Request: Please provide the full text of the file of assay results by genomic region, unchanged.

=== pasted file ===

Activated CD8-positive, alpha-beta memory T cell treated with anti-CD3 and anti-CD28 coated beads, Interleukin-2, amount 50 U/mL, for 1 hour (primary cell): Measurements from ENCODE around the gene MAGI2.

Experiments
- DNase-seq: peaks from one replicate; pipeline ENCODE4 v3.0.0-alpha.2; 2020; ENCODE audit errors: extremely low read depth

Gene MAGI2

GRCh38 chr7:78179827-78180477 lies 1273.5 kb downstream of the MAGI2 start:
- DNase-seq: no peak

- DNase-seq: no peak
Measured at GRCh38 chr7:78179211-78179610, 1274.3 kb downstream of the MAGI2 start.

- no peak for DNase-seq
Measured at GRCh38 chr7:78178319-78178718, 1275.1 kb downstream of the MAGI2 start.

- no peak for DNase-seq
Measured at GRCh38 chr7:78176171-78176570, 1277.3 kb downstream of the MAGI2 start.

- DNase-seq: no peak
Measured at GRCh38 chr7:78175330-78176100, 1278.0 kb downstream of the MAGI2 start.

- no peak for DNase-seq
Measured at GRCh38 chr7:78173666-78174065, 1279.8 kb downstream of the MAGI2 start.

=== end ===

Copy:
Activated CD8-positive, alpha-beta memory T cell treated with anti-CD3 and anti-CD28 coated beads, Interleukin-2, amount 50 U/mL, for 1 hour (primary cell): Measurements from ENCODE around the gene MAGI2.

Experiments
- DNase-seq: peaks from one replicate; pipeline ENCODE4 v3.0.0-alpha.2; 2020; ENCODE audit errors: extremely low read depth

Gene MAGI2

GRCh38 chr7:78179827-78180477 lies 1273.5 kb downstream of the MAGI2 start:
- DNase-seq: no peak

- DNase-seq: no peak
Measured at GRCh38 chr7:78179211-78179610, 1274.3 kb downstream of the MAGI2 start.

- no peak for DNase-seq
Measured at GRCh38 chr7:78178319-78178718, 1275.1 kb downstream of the MAGI2 start.

- no peak for DNase-seq
Measured at GRCh38 chr7:78176171-78176570, 1277.3 kb downstream of the MAGI2 start.

- DNase-seq: no peak
Measured at GRCh38 chr7:78175330-78176100, 1278.0 kb downstream of the MAGI2 start.

- no peak for DNase-seq
Measured at GRCh38 chr7:78173666-78174065, 1279.8 kb downstream of the MAGI2 start.